Finantsinspektsioon's explanations of the information published today by SEB Pank


By law, every bank must report transactions that raise suspicions of money laundering to the Financial Intelligence Unit, which then has the legal authority to assess the transactions in greater detail and decide what steps to take next. Finantsinspektsioon does not carry out any criminal procedures nor is it an investigatory authority with such responsibility.

Finantsinspektsioon is currently engaged in an on-site control at SEB Pank. The control covers the general organisation of the bank, and the systems and controls that it has that should help to identify transactions that may be suspected of money laundering. At the same time, Finansinspektionen, the Swedish financial supervisor, is carrying out controls at SEB in Sweden. In doing this, the Estonian and Swedish financial supervisory authorities are coordinating their work and sharing information and opinions between themselves. It is planned that the controls will end and the results are published at the latest in the first months of 2020.

The general risk assessment by Finantsinspektsioon shows that the majority of Estonian banks have reduced their riskiest transactions by non-residents from earlier levels. The share of deposits in Estonian banks held by non-residents has fallen substantially since 2014 from 20% to around 10%, with a particular fall in deposits from offshore regions from around 8% to 0.4%.

Finantsinspektsioon carried out extraordinary anti-money laundering inspections at all the banks and branches of foreign banks operating in Estonia in late 2018 and early 2019. The inspections examined the diligence measures of 16 banks in total. They looked at how the bank identified the risks in its own business activities, what risk the bank took on through its risk appetite and business strategy, how this is reflected in the control systems of the bank, and which business sectors in the client portfolio of the bank had particularly high risks. The financial supervision opinion is that the risks to Estonian banking from serving non-residents have been substantially reduced, as the majority of the banking sector is not at high risk of money laundering and was focused mainly in 2019 on serving local or related business and private clients, the general government, and the non-profit sector. For more information see the Finantsinspektsioon website.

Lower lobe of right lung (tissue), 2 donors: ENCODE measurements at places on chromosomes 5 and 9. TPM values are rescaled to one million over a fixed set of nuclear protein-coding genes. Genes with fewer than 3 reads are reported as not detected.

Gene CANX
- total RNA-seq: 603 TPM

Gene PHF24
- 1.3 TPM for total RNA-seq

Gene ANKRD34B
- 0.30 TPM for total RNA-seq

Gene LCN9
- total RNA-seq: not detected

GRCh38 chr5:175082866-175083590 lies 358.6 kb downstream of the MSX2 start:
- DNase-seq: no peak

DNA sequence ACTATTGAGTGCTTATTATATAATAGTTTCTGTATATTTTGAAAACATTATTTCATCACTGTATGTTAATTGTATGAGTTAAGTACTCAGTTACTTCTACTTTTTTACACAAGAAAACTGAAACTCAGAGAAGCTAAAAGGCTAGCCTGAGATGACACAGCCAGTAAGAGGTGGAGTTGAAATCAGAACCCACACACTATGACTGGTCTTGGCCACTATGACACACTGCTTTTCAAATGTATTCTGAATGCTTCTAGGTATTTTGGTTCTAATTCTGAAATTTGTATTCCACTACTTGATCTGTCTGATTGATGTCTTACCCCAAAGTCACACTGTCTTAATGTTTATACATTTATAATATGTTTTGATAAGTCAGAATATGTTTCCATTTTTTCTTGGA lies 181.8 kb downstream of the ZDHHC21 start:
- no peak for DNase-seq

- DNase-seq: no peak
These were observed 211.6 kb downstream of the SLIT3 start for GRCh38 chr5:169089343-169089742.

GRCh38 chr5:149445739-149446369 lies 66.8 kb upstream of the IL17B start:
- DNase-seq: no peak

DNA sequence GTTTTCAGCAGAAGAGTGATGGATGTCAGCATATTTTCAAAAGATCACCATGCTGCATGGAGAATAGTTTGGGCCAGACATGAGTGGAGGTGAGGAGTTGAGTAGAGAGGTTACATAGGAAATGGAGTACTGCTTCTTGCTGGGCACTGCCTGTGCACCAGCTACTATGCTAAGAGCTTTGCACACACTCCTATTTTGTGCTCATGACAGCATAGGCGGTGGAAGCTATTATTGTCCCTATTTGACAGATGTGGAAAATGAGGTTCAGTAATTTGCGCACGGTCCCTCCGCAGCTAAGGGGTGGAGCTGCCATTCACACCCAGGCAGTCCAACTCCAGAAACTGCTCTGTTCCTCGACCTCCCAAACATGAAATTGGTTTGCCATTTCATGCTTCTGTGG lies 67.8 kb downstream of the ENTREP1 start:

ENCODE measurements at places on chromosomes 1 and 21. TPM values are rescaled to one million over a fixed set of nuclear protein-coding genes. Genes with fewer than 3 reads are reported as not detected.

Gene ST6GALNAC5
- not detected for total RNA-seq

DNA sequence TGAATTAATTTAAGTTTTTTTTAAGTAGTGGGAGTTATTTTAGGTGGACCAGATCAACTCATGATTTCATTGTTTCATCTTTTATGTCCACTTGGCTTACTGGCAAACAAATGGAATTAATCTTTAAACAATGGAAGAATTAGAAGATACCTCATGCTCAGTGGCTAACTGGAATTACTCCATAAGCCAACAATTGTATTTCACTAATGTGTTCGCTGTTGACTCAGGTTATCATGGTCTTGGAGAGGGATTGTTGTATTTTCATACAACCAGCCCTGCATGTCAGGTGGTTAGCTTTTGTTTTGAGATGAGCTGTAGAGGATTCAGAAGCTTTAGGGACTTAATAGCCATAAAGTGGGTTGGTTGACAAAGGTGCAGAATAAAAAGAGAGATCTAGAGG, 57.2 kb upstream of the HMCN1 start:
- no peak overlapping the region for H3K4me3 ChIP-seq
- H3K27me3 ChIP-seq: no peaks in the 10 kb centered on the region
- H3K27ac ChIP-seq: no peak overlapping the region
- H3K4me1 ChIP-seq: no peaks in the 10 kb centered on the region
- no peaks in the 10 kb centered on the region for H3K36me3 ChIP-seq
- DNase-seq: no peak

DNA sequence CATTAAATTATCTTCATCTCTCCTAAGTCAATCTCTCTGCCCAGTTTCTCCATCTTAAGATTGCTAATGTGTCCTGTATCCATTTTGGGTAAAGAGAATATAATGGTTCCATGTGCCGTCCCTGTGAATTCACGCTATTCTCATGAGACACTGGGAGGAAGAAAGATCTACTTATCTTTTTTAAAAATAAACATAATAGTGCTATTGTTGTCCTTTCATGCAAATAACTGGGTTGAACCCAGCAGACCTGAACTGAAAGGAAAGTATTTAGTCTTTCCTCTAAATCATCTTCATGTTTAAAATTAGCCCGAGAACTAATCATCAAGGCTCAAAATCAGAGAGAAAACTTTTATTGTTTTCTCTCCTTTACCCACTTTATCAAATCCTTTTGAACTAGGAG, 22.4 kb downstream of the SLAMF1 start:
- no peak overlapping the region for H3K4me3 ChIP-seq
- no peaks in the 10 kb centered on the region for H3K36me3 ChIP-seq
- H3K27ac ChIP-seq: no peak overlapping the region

Supervising risk control measures against money laundering has been one of the strategic priorities of Finantsinspektsioon since 2016. Finantsinspektsioon is a financial supervisory authority, whose main goal is stability and transparency in the financial market.

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